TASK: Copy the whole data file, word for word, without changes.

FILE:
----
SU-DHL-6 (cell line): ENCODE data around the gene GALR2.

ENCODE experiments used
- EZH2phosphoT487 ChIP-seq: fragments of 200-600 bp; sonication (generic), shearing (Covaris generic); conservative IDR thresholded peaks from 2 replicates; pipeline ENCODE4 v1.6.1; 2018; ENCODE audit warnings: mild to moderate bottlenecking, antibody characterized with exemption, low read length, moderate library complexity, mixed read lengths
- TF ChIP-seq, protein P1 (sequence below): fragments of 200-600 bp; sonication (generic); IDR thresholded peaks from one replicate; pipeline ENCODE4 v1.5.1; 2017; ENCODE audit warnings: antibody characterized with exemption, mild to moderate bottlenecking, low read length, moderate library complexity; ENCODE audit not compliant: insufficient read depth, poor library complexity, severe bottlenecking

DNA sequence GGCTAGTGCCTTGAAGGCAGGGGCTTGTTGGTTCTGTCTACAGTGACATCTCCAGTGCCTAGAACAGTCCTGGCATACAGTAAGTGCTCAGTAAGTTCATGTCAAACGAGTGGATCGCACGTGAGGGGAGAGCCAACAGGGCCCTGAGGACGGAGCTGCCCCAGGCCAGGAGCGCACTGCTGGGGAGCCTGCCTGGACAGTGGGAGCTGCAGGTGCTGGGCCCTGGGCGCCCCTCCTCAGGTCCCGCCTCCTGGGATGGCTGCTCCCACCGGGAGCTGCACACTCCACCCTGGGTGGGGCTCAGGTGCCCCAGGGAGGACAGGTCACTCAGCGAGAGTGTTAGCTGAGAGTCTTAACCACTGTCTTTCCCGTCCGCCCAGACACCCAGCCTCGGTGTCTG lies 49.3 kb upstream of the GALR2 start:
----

SU-DHL-6 (cell line): ENCODE data around the gene GALR2.

ENCODE experiments used
- EZH2phosphoT487 ChIP-seq: fragments of 200-600 bp; sonication (generic), shearing (Covaris generic); conservative IDR thresholded peaks from 2 replicates; pipeline ENCODE4 v1.6.1; 2018; ENCODE audit warnings: mild to moderate bottlenecking, antibody characterized with exemption, low read length, moderate library complexity, mixed read lengths
- TF ChIP-seq, protein P1 (sequence below): fragments of 200-600 bp; sonication (generic); IDR thresholded peaks from one replicate; pipeline ENCODE4 v1.5.1; 2017; ENCODE audit warnings: antibody characterized with exemption, mild to moderate bottlenecking, low read length, moderate library complexity; ENCODE audit not compliant: insufficient read depth, poor library complexity, severe bottlenecking

DNA sequence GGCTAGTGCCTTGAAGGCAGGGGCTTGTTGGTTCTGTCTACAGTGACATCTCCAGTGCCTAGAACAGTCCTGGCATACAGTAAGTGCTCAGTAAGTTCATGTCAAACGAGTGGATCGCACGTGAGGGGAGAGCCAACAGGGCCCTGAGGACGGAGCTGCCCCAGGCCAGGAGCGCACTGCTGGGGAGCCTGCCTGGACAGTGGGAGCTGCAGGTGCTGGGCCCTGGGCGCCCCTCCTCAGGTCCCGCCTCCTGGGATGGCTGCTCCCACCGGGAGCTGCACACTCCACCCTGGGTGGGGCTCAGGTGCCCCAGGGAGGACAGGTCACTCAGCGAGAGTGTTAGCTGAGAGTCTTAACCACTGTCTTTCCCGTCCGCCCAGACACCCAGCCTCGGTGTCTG lies 49.3 kb upstream of the GALR2 start: